The one time I flew directly to the West coast of America, it was to Los Angeles. I took the United Airlines round-the-world flight (which no longer stops in Delhi even if it still exists) and changed planes at Hong Kong. It was a fairly tiring experience, despite the fact that my company had shelled out for a First Class ticket. Read more
By some coincidence, the movie Bottle Shock was released on the day I went to California’s Napa Valley. Bottle Shock, a small but generally well-reviewed film starring such dependable B-listers as Bill Pullman and Alan Rickman, tells the story of one of the wine world’s most famous events: the so-called Judgement of Paris. In 1976, a young British wine dealer called Steven Spurrier who had failed to make much headway in cracking the French wine establishment had a bright idea. Read more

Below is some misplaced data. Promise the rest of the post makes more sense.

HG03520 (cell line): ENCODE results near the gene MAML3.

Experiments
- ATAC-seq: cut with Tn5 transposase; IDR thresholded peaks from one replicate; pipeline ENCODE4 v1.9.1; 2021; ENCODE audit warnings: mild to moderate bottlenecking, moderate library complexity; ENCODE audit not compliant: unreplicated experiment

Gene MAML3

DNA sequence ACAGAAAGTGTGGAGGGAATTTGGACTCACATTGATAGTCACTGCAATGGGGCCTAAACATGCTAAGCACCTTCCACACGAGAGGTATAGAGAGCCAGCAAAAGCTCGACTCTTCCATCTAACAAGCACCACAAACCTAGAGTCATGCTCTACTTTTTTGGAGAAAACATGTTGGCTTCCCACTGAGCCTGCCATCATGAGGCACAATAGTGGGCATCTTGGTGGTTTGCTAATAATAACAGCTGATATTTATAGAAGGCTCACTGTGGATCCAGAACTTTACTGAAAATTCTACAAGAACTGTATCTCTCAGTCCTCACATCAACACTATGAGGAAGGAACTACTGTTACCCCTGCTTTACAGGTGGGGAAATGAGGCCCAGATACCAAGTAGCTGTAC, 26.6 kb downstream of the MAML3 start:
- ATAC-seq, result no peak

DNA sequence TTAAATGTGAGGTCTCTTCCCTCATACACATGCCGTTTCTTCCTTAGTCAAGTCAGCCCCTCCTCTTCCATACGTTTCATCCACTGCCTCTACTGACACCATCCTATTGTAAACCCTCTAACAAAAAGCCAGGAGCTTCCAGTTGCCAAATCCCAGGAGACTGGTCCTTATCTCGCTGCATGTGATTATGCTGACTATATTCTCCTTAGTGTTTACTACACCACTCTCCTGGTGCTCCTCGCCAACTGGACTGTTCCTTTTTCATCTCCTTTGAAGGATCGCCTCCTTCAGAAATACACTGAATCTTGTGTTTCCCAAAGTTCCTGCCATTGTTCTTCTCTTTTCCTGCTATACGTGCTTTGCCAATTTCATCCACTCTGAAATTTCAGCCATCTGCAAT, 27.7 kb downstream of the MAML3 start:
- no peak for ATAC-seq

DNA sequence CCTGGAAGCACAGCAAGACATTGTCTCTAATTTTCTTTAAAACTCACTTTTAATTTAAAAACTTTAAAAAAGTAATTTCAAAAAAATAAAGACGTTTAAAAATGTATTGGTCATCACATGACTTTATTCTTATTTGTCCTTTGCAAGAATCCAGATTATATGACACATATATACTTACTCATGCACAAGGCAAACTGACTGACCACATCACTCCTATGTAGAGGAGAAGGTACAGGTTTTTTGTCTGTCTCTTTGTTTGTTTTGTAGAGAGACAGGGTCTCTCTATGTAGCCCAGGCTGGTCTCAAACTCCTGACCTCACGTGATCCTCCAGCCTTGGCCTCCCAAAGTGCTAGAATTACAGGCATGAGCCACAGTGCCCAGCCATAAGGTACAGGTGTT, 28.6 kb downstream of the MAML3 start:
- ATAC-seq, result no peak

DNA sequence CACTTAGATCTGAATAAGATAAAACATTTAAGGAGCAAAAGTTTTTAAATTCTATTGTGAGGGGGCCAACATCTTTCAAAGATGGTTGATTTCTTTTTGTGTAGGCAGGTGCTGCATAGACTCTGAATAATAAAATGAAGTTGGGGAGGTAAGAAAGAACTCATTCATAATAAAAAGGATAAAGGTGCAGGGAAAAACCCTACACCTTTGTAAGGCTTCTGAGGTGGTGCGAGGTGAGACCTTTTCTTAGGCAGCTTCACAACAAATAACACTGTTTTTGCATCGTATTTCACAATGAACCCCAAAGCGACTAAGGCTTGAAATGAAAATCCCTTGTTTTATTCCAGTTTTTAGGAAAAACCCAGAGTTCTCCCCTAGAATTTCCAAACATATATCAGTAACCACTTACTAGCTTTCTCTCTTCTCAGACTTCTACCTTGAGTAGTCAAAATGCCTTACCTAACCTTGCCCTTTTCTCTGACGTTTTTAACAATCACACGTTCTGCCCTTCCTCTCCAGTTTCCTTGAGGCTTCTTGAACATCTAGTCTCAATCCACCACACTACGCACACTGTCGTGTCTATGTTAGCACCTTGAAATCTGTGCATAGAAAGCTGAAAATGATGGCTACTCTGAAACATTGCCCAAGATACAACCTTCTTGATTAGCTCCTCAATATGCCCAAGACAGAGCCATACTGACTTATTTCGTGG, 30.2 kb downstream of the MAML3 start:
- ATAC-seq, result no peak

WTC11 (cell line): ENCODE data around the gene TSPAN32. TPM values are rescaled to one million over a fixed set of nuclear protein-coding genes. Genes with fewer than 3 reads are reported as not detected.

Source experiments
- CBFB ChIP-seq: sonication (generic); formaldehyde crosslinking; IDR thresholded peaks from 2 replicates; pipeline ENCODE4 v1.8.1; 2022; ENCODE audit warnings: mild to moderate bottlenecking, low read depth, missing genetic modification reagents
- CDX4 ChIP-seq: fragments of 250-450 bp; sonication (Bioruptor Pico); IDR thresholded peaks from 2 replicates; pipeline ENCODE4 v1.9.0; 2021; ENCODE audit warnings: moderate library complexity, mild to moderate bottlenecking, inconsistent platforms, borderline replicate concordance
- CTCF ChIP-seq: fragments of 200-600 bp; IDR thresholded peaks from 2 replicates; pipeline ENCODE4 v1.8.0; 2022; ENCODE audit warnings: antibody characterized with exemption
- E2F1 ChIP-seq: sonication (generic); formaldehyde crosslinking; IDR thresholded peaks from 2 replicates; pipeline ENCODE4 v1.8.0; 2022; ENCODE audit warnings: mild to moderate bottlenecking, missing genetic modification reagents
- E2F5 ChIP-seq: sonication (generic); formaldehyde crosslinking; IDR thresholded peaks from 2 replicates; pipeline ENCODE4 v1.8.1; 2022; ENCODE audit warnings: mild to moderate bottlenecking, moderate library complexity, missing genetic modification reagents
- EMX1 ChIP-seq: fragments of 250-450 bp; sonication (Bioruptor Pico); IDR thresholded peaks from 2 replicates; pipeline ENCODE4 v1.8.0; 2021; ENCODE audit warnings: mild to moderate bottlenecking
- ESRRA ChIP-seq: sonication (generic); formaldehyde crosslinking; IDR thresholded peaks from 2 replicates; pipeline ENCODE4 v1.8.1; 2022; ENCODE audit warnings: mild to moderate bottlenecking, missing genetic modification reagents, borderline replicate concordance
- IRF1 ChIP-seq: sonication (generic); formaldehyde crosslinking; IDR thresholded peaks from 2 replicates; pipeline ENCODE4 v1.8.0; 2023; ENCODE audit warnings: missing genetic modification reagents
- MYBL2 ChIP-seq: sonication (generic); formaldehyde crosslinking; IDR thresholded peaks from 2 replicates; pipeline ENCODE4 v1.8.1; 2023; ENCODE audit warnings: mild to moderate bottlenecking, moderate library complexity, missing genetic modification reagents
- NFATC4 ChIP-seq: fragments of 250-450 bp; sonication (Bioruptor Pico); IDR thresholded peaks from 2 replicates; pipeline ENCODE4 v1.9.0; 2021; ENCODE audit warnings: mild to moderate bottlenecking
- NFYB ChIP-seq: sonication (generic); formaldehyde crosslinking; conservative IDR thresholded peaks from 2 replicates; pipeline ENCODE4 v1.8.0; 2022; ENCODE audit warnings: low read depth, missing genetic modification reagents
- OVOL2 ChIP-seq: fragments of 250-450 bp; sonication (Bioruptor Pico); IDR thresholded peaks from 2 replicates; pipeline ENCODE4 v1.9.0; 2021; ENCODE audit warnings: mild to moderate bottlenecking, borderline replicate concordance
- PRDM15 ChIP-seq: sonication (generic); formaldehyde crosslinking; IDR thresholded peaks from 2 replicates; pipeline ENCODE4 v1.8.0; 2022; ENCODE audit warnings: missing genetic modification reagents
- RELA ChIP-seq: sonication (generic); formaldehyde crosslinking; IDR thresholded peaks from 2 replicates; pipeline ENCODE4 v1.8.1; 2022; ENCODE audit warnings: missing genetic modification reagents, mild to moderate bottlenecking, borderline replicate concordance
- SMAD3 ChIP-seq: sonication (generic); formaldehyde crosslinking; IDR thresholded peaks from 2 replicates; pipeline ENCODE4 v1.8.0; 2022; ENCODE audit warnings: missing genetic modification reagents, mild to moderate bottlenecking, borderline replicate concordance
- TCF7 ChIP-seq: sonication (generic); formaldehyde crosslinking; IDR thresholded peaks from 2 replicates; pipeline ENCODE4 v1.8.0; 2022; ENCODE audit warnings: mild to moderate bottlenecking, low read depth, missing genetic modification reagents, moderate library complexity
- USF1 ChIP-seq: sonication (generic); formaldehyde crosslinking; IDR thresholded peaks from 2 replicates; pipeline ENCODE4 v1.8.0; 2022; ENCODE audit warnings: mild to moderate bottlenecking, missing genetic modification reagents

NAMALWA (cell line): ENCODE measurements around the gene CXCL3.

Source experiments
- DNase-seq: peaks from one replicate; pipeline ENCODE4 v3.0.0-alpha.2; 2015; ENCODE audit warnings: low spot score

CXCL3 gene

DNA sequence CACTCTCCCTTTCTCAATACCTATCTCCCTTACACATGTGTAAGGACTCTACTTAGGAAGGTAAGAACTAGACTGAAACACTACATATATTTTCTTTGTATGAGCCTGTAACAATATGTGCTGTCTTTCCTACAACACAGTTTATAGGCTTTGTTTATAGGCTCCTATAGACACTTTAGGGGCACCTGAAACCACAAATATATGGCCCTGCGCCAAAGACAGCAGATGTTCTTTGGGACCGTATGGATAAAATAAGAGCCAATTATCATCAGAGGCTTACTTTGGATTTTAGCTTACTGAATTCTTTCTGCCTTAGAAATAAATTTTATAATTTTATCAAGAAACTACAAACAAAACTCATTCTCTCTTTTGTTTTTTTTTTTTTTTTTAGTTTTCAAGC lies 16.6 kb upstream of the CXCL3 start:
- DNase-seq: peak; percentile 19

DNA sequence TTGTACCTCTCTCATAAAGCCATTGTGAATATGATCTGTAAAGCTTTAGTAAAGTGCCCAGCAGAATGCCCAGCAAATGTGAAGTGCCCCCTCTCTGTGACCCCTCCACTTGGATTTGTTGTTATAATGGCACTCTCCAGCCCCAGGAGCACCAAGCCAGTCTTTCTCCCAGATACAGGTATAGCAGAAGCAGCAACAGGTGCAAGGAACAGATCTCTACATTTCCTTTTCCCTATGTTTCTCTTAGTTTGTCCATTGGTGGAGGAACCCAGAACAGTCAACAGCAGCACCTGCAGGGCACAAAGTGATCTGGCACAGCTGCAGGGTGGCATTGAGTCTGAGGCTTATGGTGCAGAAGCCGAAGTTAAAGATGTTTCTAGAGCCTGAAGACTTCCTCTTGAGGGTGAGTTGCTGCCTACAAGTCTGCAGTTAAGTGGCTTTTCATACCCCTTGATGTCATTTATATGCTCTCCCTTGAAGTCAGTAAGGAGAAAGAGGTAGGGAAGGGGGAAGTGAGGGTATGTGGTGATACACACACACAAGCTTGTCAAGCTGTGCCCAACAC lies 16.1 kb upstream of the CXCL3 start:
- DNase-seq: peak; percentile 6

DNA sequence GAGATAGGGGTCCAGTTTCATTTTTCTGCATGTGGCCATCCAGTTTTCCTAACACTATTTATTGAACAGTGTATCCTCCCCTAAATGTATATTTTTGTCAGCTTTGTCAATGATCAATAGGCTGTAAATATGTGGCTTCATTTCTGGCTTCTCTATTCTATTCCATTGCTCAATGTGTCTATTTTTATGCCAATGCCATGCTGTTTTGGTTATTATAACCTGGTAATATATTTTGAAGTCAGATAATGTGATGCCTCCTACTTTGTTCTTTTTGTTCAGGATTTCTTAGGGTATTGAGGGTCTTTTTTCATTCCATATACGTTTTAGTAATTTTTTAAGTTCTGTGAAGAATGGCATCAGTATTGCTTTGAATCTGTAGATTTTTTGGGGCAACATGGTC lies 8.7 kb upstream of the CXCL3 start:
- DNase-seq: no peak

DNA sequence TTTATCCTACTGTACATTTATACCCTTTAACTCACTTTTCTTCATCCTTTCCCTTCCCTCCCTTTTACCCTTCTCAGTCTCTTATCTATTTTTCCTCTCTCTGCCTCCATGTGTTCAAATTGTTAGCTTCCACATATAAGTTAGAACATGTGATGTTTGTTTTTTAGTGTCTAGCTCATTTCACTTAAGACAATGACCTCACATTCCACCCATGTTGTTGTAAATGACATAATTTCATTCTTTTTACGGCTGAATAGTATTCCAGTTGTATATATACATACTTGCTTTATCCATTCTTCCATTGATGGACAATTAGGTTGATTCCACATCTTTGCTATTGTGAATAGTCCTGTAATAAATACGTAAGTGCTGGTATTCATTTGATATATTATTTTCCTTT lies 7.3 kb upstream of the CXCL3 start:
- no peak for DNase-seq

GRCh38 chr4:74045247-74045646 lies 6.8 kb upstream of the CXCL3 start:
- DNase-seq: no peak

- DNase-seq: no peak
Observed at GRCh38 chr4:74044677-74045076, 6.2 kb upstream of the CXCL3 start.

It’s a nagging thought that’s never found full expression. But each time I would read about medieval Europeans and their rush to find a way to get to India to discover the riches of the East, something inside me would stir uneasily. Pepper, I would read, was more precious than gold in Europe in those days. A single nutmeg commanded prices we associate with white truffles in modern times.
I’ve never been able to make up my mind about the food in Paris. For many years I stuck to the position I had evolved during my youth: it is impossible to eat badly in the French capital. This is the romantic view, shared by many people of my generation who have happy memories of cheap bistro meals that turned out to be terrific; of amazing local produce; of excellent local wine at everyday prices; and of our first Michelin-starred meals. Read more